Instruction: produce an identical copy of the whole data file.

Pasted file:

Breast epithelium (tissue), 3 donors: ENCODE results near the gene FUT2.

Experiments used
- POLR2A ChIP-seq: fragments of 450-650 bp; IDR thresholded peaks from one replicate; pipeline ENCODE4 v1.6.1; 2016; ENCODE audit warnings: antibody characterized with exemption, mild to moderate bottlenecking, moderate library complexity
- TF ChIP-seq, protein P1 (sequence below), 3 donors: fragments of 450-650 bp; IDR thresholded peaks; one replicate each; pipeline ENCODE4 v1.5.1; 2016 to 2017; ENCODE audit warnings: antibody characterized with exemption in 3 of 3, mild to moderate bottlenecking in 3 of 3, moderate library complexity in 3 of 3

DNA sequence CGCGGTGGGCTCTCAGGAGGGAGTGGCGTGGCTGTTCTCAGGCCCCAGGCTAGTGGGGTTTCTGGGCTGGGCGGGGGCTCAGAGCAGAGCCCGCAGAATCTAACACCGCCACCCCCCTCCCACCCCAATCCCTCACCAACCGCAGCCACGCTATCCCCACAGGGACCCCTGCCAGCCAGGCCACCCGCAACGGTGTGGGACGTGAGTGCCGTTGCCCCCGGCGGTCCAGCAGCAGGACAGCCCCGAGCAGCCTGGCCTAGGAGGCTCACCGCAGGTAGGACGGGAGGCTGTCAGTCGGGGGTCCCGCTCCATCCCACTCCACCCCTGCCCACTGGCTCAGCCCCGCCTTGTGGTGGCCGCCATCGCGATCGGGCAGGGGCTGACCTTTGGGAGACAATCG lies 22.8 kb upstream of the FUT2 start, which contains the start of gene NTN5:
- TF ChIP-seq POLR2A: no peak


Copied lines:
Breast epithelium (tissue), 3 donors: ENCODE results near the gene FUT2.

Experiments used
- POLR2A ChIP-seq: fragments of 450-650 bp; IDR thresholded peaks from one replicate; pipeline ENCODE4 v1.6.1; 2016; ENCODE audit warnings: antibody characterized with exemption, mild to moderate bottlenecking, moderate library complexity
- TF ChIP-seq, protein P1 (sequence below), 3 donors: fragments of 450-650 bp; IDR thresholded peaks; one replicate each; pipeline ENCODE4 v1.5.1; 2016 to 2017; ENCODE audit warnings: antibody characterized with exemption in 3 of 3, mild to moderate bottlenecking in 3 of 3, moderate library complexity in 3 of 3

DNA sequence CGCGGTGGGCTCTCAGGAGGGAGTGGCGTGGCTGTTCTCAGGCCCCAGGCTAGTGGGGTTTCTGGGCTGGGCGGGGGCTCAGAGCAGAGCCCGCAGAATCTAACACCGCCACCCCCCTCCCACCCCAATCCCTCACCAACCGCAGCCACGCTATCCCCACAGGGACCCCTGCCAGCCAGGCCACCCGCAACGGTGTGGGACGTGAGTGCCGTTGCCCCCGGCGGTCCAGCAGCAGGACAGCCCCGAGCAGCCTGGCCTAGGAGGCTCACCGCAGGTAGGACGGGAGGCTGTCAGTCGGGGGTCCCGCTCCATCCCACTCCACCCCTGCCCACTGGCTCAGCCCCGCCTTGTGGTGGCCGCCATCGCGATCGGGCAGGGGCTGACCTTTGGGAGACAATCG lies 22.8 kb upstream of the FUT2 start, which contains the start of gene NTN5:
- TF ChIP-seq POLR2A: no peak